I Want to Love My ACA Health Insurance but It’s so Frustrating
I don’t know if this is the ACA’s fault or my insurer’s fault.
So let’s recap all of the things we currently know about my health insurance plan.
First, for the second year in a row, premiums have risen significantly:
It’s Time to Play “How Much More Will Health Insurance Cost Next Year?”
Everybody’s a winner!
[In 2017], my Bronze plan’s monthly premium will increase by 19 percent to $293.08, and I’ll have two deductibles: $4,500 for medical, and $1,500 for pharmacy. My out-of-pocket maximum will jump up to $7,150.
Second, although my insurer hasn’t changed, the doctor I’ve been seeing for the past three years is no longer in my network:
Do 1 Thing for Your Health (Again)
It’s Thursday, which means it’s time to Do 1 Thing.
I learned that my former OB-GYN is no longer in my network, which I kind of already knew because I got this letter from the medical provider saying they were no longer in my network, but then I got another letter from the medical provider inviting me to make an appointment, and I went on to my health insurer’s website and it claimed the OB-GYN was in my network, so I called the medical provider and confirmed that they really, really weren’t in my network. (When I asked why my health insurer’s website claimed they were, they told me the health insurer’s “find your doctor” database probably hadn’t been updated yet.)
Third, I just learned that I couldn’t even use the walk-in clinic down the street without a referral from the primary care provider that was assigned to me with my new health insurance plan.
Here’s what happened:
Two weeks ago, as you probably remember if you’ve been following Do 1 Thing Thursdays, I started trying to set up an OB-GYN appointment so I can get my annual Well Woman checkup and my birth control prescription refill.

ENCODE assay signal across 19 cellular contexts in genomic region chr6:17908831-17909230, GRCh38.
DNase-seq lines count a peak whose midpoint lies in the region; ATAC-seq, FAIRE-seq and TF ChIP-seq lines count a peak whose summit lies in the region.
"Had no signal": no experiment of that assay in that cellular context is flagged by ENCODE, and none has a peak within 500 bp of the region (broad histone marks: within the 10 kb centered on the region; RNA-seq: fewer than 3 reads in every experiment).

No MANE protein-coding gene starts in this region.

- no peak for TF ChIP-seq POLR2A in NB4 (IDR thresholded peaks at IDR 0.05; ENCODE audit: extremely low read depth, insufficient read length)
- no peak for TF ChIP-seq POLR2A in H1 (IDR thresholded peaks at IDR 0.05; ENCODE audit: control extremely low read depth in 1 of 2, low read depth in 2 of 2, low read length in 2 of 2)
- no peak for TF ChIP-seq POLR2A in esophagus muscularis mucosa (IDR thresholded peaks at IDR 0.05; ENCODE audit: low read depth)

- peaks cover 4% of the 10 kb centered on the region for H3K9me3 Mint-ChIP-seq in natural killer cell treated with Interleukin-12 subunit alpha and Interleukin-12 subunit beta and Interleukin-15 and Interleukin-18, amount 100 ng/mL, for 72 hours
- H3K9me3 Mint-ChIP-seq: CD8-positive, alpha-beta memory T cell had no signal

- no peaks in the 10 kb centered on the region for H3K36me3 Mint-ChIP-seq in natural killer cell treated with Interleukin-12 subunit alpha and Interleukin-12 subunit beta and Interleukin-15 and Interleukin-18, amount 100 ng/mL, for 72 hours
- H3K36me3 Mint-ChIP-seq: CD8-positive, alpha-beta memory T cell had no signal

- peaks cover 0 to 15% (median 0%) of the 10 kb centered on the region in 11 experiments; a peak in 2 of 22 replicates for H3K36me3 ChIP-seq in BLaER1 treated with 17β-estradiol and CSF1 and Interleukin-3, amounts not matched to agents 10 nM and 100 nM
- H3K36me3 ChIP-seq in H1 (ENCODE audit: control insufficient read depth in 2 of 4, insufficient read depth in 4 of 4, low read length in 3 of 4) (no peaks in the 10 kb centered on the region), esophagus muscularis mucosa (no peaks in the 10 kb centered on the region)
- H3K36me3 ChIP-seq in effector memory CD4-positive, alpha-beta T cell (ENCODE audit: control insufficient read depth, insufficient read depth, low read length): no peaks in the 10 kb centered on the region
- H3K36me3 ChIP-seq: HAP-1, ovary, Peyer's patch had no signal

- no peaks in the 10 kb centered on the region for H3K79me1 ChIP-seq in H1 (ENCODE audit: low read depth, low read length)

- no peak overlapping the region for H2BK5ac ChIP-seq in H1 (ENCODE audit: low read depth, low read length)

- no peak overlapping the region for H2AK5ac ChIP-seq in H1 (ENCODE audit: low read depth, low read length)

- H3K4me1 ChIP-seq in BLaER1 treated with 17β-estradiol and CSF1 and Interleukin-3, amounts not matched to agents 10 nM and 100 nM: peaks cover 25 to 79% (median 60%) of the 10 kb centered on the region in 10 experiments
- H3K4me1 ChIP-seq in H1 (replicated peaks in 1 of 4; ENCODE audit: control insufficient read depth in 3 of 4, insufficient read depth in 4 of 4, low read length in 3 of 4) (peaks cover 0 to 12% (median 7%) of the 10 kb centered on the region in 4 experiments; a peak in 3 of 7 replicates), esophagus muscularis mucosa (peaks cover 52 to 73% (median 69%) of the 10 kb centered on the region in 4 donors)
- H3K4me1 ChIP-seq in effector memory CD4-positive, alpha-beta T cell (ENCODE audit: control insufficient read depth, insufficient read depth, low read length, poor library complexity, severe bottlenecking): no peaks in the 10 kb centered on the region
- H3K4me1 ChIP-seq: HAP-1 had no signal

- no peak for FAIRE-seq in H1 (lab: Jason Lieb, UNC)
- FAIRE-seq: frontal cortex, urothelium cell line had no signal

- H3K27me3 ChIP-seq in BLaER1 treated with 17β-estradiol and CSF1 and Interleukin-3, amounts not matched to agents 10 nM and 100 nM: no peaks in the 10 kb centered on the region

After confirming that the OB-GYN I’d been using for the past three years was no longer in my network, I walked into the walk-in clinic (where I got my physical and my T-DAP last year, so I’m already a patient on file) and asked if they still took my insurance, if they did Well Women appointments, and if they could refill birth control prescriptions.
Yes, they told me. We take your insurance, and we can give you a wellness exam, which is a little different from a Well Woman exam, but it’ll still let you refill your prescription.
So I made an appointment, adjusted my work schedule to have the afternoon free, and went to get the thing done.
That’s when the clinic people told me that my insurance would only cover the wellness exam if I had a referral from my primary care provider.
“You need a referral? For a walk-in clinic?” I asked.
I tried to get a little more clarity; like, if I needed pinkeye medication or a flu shot, would I still need a referral? They couldn’t say. They did tell me that I could contact my insurer and make them my primary care provider, which… I went onto my insurer’s website to check the list of eligible PCPs and neither the clinic nor the individual doctors that work there were an option.
So I called the office of the PCP whom my insurance had assigned to me and set up a Well Woman appointment for next week, which means taking more time away from work and making up the hours. The person doing the intake kept asking me if I wanted to change my PCP, since I hadn’t been seen by this doctor before, and I was all “if this is the person assigned to me, might as well meet them!”
After all, I might get pinkeye in the future and need a referral. (I am definitely going to ask about the walk-in clinic thing when I have my appointment.)
The point of all this is that as much as I want to love the Affordable Care Act, and as much good as it has done for many people I know, it’s still so frustrating. This might be less the ACA’s fault and more my insurer’s fault, or maybe the medical provider that pulled out of my network’s fault. I don’t know.
Yes, I know that my Well Woman exam will be free (or assumedly free, unless they decide to run additional tests) and that my birth control prescription will be free—but in the past two years my Bronze plan premiums have gone from $219.38 to $293.08 per month, so “free” feels a little relative.
I want to end by sharing this comic from The Nib, about life pre-ACA:
My Life With a Pre-Existing Condition
The Affordable Care Act isn't perfect, but it's a good start.
Nomi Kane explains that in 2009, she got laid off and eventually ended up in “a state high-risk pool, the same kind Republicans say will be available to Americans with pre-existing conditions under the proposed American Health Care Act.”
Her premiums, that year, totaled $4,000.
My current premiums, in an Affordable Care Act Bronze plan, come to $3,516.96.
I’m guessing that premiums in an AHCA high-risk pool will be even higher—but it’s astounding to think that insurance costs have risen so much that my Bronze plan is now as expensive as a state high-risk insurance pool was eight years ago.